If you have developed a business of selling copies of your work, such as giclee prints, or products on which your imagery is licensed, you would deal with your artistic legacy differently than if you only sell original works in gallery settings or through your website.

In defining your context, you will help the executor of your estate and someone you have designed as your artistic representative determine how to value and distribute your works. For example, if you have had no relationship whatsoever with your local museum or local galleries or other non-profits, you cannot expect those institutions to offer a one-person exhibit of your work to your heirs upon your death. On the other hand, if there is an ongoing business of licensing your imagery, this is information that will be valuable to your executor and that could be profitable to your heirs.

As you consider these questions, looking back over your career and writing an artist’s biography can be helpful both to you and your heirs. Worksheets are included to help with this step.

Step 6. Identify your role in your arts community.

Artists are thought of as solitary creatures, but as soon as they want to exhibit their work or sell their work, it is necessary to emerge from the confinement of the studio into some form of society. Where an artist goes to show their work is part of their story, and can help define how the artist relates to their community in their lifetime, and subsequently. It is important to leave your heirs with an idea of those charitable institutions that were meaningful to you in your lifetime. Be it your local hospital, public television, a school, a church, a senior center, these places can benefit significantly from the gifts of your work. Using the workbook helps you ansswer questions to help you identify those for whom you care, as well as guidance for different choices.

Step 7. Choose an artistic executor.

If you are part of a family, or half of a partnership, the questions of estate planning, financial planning, living wills and health care proxies have probably come up in relation to your partner, children and/or siblings. In addition many artists provide for someone specifically to handle the artistic legacy, who can serve your heirs to their great advantage.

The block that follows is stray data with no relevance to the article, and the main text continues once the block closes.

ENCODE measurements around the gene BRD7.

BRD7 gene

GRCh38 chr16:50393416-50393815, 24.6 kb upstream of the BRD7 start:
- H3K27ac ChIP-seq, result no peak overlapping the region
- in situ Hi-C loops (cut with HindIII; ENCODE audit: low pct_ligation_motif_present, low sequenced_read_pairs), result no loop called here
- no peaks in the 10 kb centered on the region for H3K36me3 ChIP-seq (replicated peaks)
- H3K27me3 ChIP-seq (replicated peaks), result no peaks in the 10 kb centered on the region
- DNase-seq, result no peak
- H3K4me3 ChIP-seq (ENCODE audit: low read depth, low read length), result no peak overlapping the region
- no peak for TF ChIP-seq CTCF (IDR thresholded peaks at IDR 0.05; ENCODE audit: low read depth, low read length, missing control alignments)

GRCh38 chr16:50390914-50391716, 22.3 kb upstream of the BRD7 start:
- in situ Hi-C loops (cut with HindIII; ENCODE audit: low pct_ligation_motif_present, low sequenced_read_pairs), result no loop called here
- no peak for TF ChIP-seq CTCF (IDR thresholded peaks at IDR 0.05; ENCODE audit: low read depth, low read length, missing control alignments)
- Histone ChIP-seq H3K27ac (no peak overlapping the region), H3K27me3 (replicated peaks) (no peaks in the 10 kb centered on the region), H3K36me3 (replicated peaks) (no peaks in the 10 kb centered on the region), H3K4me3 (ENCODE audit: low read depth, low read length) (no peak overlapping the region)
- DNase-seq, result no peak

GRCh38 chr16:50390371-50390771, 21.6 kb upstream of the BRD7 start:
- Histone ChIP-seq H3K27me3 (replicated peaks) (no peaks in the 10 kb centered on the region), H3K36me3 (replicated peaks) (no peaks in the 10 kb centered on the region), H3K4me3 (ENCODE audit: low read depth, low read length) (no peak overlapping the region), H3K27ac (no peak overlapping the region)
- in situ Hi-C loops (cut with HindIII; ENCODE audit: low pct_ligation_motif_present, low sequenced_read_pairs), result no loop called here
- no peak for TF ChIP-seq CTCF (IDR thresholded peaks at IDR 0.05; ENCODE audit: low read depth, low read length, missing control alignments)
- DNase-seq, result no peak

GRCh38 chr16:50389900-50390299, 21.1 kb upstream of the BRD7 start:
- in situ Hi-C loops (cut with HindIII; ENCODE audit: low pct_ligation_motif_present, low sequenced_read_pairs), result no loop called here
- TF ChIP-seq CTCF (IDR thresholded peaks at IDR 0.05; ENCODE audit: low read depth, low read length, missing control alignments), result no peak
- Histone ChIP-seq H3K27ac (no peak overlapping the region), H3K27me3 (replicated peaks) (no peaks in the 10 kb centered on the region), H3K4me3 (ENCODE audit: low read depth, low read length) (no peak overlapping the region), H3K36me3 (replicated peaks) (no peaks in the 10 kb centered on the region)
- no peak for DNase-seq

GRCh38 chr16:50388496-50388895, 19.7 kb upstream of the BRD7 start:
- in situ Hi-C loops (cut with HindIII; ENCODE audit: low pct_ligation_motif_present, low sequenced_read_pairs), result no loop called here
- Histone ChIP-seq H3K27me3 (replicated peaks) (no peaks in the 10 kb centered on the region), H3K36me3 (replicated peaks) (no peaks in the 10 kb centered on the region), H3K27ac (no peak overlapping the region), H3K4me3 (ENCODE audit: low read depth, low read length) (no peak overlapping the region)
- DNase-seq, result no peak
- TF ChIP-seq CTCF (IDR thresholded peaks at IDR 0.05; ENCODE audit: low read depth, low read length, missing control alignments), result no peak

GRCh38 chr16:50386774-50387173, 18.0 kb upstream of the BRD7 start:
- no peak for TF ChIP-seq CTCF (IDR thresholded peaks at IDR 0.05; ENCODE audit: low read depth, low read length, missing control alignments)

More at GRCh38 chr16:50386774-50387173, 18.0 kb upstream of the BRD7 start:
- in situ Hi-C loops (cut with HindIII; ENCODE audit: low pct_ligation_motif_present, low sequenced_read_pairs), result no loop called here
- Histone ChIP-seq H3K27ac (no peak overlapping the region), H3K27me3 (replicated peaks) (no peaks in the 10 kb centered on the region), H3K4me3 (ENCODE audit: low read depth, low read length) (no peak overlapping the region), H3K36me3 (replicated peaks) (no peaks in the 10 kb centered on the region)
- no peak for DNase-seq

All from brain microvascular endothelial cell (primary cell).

How? Your artistic executor has no legal authority per se but knows your work, your wishes and the art world enough to offer viable advice to your heirs and to the others on your team. The artistic executor knows they are going to play this role in assisting your heirs and your family to settle your estate and has a pretty good idea what to expect. The artistic executor is the person who will oversee your wishes for your artistic legacy.

That role is called the “artistic advisor” or the “artistic executor” or the “art relative” if related, or the “cultural advisor,” or the “legacy advisor” or one of many other terms of endearment that attempt to define the job. For the sake of this workbook, we'll call the job your “artistic executor.”

The workbook covers these items and what to prepare for in meeting with and artistic executor.

Step 8. Set up the artistic executor up for success.

Learn what is necessary to plan for success.

Do It Now

If the person you have chosen to be your artistic executor is someone intrinsic to your life, carrying out these recommendations can add a lovely dimension to your relationship. A sibling, child, spouse, classmate, or long term friend may know some of your story, but these suggestions provide the opportunity for you to enlarge upon what they already know and to learn more about them in the process.

Step 8. Clarify what you want.

Your artistic executor, heirs and survivors play an active role in realizing what you want. Whether you have a beautifully organized studio with copious inventories, or a studio that is evidence of your creative mind, the first question for you in establishing your legacy has got to be, “what do you want?” The workbook gives you some questions to consider.

You are encouraged not only to think about these things now, but also to act upon them. When an artist is constantly adding to their portfolio, there is value in making way for more new work. If an established artist has begun to consider down-sizing, these questions can help frame the possibilities. Act on your answers now, while you are an active contributor to your community and to your family. Your most recent work will add a new dimension and more abundance to what you store in your studio as it is.

Buy the Workbook: 40 Pages, printed, with worksheets and samples. $12.95 »Buy Now

Download the PDF: Easily downloadable format. $8.00 »Buy Now